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Proceedings of the Eighth International Conference on Probabilistic Safety Assessment & Management (PSAM)

Editor
Michael G. Stamatelatos
Michael G. Stamatelatos
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Harold S. Blackman
Harold S. Blackman
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ISBN-10:
0791802442
No. of Pages:
2576
Publisher:
ASME Press
Publication date:
2006

The Space Shuttle Program (SSP) has traditionally relied upon qualitative risk assessment techniques such as Failure Modes and Effects Analysis (FMEA) [1] and Hazard Analysis (HA) [2] to identify and characterize Shuttle program technical risks. These risks comprised a safety baseline for Space Shuttle operations. It was thought that Shuttle risks could be effectively managed through careful management of the established risk controls and comprehensive pre-flight control verification actions. Additionally, the SSP relied upon a highly detailed requirements base, with extensive waiver documentation, to define and control risks related to requirements non-compliances. Overall, this approach to risk management was useful, but had significant limitations.

One of the primary difficulties posed by this approach was complexity. The safety baseline for the program at any given time was represented by thousands of hazard causes, critical items, and program waivers — making it difficult to understand the level of risk that flight operations posed. It was also difficult to understand the integrated effect of proposed changes to the shuttle systems, operations, and procedures. Efforts to prioritize safety risks were confounded by this risk management model as well, since it was difficult to compare competing failure modes, hazards, and requirements non-conformances based on the potential risk posed through hazards, failure modes, and waivers.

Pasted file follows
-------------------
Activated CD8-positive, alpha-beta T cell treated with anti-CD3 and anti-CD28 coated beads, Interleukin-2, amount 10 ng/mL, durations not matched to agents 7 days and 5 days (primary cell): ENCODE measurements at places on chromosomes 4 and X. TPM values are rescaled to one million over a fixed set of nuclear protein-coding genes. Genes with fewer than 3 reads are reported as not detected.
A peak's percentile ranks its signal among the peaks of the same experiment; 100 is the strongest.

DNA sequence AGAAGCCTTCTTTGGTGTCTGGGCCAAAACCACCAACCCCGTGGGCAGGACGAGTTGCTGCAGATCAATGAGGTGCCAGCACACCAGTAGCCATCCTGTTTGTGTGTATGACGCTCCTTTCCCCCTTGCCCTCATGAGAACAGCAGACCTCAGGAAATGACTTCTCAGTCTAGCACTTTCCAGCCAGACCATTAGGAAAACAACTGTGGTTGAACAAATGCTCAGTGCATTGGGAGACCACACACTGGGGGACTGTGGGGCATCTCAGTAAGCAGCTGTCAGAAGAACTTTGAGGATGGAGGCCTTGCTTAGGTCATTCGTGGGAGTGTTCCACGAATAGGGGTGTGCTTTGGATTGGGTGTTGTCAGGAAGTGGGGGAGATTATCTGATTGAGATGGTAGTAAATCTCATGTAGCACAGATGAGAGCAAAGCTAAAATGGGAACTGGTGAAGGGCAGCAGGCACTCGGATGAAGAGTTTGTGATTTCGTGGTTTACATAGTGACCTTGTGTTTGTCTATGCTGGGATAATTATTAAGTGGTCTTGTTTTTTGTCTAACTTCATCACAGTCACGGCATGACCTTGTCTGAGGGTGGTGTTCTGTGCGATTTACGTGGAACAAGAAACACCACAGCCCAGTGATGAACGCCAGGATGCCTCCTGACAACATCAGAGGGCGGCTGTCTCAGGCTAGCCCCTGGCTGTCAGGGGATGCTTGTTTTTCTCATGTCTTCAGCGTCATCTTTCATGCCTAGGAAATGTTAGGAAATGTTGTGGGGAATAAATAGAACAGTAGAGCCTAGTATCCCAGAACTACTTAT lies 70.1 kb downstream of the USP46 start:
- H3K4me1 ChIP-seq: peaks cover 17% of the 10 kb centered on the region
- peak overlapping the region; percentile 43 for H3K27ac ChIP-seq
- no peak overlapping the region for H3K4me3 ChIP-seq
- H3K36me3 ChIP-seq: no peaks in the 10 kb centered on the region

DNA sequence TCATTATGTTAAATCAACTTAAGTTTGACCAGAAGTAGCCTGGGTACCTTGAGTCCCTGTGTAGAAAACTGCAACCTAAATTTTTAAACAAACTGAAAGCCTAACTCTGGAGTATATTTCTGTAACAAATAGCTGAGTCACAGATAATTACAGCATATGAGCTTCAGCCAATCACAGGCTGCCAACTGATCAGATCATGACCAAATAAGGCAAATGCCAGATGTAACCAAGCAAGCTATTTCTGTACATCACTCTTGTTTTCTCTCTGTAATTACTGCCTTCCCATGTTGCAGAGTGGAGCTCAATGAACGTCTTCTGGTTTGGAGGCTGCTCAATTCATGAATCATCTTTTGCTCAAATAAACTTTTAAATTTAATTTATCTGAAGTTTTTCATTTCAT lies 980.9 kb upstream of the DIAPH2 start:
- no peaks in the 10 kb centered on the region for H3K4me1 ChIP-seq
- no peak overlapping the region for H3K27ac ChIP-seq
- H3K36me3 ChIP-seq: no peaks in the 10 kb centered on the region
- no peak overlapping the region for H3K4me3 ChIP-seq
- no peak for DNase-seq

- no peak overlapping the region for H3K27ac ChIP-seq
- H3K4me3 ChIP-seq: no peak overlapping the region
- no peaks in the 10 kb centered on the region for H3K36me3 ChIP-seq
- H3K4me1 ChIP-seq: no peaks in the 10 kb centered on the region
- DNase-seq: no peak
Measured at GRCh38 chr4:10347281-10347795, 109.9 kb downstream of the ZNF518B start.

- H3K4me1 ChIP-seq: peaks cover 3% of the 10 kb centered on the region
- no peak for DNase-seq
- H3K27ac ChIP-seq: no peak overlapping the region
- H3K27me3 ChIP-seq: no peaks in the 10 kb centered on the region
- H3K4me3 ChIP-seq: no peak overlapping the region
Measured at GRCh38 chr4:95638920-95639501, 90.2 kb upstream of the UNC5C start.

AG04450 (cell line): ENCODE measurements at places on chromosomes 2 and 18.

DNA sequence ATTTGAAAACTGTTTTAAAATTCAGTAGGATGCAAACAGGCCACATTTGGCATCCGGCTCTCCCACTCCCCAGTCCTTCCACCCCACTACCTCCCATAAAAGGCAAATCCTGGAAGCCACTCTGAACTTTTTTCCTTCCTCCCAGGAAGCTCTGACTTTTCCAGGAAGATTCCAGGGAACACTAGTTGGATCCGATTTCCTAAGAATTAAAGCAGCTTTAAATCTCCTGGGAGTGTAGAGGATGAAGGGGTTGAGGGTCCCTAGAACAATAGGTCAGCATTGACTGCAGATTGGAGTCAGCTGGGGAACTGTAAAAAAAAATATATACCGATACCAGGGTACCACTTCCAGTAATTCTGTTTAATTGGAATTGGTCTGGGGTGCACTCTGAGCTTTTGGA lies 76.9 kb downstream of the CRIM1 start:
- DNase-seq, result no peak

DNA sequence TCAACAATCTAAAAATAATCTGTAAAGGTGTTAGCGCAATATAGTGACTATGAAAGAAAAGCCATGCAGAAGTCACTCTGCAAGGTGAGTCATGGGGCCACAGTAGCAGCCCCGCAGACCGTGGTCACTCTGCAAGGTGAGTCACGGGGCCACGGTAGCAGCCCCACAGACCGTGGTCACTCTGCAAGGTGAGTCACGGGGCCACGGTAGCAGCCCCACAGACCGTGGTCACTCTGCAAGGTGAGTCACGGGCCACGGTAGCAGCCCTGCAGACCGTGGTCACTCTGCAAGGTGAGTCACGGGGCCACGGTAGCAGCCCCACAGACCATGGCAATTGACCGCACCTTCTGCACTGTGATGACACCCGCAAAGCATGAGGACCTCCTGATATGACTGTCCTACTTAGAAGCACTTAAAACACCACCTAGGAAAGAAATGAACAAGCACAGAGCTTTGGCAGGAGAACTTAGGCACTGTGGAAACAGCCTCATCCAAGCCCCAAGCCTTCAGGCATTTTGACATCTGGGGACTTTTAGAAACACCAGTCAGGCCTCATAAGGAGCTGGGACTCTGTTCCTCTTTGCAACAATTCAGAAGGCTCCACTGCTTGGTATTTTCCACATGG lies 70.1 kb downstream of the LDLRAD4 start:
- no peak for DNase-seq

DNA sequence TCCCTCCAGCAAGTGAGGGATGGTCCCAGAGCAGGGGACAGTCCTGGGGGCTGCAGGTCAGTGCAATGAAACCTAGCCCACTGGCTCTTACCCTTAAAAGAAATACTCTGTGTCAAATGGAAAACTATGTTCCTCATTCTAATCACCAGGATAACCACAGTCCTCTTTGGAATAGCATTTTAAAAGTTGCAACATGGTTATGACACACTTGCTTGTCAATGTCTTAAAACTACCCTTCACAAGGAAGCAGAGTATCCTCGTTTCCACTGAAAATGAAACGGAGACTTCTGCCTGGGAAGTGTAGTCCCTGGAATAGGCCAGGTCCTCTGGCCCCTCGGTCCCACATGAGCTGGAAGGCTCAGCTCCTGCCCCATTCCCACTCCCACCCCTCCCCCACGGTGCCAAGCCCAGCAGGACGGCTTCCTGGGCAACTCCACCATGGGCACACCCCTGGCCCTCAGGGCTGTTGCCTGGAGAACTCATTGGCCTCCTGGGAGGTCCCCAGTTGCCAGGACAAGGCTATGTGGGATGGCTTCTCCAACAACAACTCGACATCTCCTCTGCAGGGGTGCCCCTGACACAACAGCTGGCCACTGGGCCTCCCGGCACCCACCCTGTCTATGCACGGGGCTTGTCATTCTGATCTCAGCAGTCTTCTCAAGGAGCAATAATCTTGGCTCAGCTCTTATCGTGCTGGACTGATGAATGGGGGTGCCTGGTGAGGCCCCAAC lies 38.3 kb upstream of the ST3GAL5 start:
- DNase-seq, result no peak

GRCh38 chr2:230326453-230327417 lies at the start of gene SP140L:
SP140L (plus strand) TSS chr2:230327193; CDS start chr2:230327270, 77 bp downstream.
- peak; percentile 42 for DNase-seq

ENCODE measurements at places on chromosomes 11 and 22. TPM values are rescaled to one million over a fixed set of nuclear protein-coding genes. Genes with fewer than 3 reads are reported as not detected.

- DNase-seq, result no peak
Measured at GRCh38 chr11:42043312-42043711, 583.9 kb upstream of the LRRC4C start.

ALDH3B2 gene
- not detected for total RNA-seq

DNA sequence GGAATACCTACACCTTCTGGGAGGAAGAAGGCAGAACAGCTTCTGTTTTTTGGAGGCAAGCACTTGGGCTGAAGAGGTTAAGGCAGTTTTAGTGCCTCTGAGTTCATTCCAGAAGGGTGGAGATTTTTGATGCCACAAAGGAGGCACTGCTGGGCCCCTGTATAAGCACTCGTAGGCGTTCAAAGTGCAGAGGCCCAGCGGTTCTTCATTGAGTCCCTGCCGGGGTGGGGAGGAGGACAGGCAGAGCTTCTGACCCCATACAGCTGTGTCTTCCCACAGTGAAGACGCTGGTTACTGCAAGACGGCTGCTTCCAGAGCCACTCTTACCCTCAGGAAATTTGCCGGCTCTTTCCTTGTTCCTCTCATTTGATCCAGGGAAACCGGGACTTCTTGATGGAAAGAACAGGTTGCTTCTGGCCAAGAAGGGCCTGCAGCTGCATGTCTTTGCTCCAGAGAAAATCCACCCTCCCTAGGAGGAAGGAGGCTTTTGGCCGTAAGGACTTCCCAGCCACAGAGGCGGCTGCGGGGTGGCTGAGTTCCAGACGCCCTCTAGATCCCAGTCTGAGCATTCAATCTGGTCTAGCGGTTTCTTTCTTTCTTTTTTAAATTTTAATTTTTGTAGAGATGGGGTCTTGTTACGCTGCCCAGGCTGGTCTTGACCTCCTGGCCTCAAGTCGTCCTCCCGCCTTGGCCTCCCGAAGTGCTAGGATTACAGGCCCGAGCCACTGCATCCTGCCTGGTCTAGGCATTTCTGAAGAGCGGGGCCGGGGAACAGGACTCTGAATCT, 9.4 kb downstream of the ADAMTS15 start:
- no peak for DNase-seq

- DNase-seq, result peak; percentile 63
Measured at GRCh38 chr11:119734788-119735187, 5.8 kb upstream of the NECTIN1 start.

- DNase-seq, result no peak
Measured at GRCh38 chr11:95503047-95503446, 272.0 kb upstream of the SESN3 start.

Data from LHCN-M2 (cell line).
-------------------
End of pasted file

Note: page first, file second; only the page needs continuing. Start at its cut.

The SSP began developing PRA models during the 1980s on a piecemeal basis, but did not attempt a system-level PRA until 1995. This landmark study made some important conclusions regarding Shuttle risk that have remained true throughout later assessments. However, the analysis included only some of the Shuttle's critical systems and operations, and did not include significant risks associated with orbit phase operations. Subsequent studies were conducted to gradually increase the completeness and fidelity of the PRA. While these efforts suffered from a lack of consistent standards, limited program sponsorship, and limited funding; additional progress was made in developing a system-level PRA. The latest iteration of this activity, initiated in 2003, has enjoyed a greater level of support and sponsorship from within the program than any previous analysis and has resulted in a higher fidelity, peer-reviewed study, reflecting all three unique mission phases: Ascent, Orbit, and Landing. While additional areas remain for improvement in the SPRA, the current iteration has provided the SSP with a system-level model that can be used to support decision making. Additionally, smaller scope, focused PRAs have been spun off to address specific technical decisions, and for the first time, probabilistic analysis is being used to resolve technical issues, define flight rationale, and inform real time decisions during Shuttle missions.

This paper describes the development of the SPRA and how the SSP has adapted its risk management paradigm to include PRA. It describes how the previous SSP safety risk management paradigm has evolved and how PRA is being used to influence program decisions. Lastly, this paper proposes a model for integrating PRA into program risk management and identifies areas that need further improvement in SSP practice.

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